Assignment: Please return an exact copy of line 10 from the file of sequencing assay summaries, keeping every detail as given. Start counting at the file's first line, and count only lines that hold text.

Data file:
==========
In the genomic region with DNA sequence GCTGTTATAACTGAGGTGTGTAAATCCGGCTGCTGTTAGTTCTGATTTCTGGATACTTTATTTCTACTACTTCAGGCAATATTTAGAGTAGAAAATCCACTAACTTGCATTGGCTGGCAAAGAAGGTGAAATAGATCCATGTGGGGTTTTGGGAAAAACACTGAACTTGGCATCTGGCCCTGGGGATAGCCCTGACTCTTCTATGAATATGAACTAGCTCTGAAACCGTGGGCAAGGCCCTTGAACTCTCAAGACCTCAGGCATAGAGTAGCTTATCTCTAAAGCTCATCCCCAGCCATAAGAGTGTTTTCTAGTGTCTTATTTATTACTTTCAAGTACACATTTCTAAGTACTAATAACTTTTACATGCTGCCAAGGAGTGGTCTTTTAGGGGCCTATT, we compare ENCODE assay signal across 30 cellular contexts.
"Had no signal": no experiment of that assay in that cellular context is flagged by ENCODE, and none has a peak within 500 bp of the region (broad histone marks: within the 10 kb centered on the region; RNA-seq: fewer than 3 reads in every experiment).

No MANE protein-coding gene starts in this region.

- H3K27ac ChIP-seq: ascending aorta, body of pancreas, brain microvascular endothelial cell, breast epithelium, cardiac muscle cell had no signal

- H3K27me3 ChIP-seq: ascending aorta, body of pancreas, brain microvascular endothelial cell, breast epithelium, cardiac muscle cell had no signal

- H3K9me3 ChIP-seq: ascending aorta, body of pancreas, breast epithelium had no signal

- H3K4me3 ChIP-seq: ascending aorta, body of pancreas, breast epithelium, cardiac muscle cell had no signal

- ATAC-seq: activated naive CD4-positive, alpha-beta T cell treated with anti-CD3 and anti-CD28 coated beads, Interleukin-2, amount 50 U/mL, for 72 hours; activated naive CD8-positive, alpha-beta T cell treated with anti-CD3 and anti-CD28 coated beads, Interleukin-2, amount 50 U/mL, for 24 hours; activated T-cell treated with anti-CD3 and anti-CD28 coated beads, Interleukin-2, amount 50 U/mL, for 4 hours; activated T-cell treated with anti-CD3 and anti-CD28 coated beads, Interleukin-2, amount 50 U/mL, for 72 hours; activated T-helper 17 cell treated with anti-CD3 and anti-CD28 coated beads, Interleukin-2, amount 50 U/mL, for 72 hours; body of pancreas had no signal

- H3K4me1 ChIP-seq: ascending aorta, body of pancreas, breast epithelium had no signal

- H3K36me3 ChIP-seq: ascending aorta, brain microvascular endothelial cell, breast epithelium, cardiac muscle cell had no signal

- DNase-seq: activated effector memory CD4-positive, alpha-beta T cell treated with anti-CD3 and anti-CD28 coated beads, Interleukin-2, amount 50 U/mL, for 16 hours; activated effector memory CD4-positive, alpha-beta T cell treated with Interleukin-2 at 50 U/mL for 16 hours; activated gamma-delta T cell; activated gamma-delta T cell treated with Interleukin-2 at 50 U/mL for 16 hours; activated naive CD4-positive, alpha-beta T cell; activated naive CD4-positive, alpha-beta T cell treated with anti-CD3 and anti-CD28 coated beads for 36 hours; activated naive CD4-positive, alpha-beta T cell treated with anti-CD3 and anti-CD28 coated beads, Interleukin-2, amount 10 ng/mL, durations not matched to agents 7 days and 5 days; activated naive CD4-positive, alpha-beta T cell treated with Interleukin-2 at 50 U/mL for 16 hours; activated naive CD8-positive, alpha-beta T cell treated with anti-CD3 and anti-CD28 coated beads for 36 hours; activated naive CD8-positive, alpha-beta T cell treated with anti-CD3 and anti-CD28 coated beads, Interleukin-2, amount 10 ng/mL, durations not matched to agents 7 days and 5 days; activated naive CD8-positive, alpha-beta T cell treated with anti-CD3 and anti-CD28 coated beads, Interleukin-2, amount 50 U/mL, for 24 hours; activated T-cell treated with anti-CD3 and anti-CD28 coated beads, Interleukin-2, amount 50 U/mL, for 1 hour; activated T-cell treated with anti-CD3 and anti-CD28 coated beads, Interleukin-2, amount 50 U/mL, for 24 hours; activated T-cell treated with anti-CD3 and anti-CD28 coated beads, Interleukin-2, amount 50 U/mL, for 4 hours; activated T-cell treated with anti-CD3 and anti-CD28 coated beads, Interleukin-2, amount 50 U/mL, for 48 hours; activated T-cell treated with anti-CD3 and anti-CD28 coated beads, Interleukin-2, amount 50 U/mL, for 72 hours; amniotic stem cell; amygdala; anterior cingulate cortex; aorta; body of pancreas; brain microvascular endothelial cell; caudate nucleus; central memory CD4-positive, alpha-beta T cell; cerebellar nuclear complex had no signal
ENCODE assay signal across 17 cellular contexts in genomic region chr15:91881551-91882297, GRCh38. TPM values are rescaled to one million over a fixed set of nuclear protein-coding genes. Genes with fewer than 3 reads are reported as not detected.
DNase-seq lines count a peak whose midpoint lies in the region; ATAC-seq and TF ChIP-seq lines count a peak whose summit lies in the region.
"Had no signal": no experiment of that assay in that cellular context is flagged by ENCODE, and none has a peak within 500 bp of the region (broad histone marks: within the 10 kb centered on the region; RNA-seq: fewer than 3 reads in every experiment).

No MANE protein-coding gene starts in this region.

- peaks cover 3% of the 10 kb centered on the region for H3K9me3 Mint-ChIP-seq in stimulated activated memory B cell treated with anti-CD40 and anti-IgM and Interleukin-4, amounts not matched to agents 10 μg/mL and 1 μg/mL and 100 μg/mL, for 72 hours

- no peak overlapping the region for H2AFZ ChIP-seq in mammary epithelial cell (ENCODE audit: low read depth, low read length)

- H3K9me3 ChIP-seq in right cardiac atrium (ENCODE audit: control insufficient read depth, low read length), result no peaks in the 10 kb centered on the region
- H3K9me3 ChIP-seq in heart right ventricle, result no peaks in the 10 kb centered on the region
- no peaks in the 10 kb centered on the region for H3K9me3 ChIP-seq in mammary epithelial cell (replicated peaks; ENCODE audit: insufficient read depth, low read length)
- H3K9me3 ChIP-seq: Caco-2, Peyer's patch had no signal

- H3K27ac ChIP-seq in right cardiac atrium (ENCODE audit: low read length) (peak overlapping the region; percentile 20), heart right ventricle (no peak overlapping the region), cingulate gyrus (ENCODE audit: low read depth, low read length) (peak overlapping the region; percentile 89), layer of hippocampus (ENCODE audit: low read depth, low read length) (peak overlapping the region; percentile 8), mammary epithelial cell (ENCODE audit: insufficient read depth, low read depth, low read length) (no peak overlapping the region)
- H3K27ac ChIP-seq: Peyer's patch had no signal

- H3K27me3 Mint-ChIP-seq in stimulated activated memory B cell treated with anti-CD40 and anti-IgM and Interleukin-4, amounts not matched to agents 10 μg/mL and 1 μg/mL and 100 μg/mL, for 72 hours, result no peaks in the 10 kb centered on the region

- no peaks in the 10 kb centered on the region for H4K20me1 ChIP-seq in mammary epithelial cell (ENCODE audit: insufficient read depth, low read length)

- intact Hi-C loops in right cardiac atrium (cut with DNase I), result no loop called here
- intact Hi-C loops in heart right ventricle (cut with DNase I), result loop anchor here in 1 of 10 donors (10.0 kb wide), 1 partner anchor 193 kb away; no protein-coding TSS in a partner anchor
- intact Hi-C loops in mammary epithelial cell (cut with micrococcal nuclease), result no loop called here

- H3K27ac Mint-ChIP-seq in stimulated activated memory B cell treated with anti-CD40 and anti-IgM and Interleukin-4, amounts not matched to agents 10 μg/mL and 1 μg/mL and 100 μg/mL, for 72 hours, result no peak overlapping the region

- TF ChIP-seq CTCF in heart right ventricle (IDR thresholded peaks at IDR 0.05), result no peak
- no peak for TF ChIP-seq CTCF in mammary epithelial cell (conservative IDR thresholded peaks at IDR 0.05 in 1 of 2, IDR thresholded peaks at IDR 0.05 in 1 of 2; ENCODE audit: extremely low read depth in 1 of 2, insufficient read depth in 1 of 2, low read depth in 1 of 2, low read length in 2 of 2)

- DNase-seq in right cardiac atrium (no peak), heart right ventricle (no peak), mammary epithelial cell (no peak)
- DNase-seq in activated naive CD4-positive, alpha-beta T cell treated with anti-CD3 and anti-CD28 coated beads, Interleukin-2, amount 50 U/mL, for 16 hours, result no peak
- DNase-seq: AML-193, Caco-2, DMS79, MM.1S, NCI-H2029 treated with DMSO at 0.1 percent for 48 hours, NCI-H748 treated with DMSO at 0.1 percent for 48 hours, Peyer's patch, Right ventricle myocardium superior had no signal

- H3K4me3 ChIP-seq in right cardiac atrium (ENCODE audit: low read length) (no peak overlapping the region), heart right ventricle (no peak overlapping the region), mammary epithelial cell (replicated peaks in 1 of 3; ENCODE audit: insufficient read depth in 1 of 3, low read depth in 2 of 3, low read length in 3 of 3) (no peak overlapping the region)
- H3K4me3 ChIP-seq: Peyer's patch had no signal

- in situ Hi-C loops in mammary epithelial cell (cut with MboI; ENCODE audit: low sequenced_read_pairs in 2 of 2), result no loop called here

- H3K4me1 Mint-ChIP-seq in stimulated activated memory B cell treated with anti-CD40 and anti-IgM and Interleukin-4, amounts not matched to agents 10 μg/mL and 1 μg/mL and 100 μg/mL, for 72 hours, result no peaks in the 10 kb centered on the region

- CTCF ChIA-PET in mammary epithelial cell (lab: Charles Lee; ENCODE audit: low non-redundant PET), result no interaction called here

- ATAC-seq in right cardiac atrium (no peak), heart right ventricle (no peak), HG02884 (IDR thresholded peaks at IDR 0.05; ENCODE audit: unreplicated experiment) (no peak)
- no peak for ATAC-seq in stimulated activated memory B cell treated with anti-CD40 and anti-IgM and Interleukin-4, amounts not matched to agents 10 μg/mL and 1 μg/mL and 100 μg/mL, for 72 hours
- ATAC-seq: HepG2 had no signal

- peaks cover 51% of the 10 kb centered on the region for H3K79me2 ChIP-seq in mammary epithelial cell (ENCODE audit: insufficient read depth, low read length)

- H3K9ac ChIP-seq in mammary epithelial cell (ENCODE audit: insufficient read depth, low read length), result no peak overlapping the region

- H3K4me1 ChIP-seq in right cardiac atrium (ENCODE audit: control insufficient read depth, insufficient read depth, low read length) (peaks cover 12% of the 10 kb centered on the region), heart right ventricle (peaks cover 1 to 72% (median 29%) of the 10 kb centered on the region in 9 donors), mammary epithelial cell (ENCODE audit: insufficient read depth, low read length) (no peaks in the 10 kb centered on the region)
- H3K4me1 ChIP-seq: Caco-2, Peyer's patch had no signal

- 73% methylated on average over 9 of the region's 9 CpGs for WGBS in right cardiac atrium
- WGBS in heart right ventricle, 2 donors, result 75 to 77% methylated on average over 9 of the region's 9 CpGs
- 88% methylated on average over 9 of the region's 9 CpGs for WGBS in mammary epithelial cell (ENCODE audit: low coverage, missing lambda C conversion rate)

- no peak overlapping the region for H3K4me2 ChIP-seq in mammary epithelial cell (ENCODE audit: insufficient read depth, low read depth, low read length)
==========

- H3K36me3 ChIP-seq: ascending aorta, brain microvascular endothelial cell, breast epithelium, cardiac muscle cell had no signal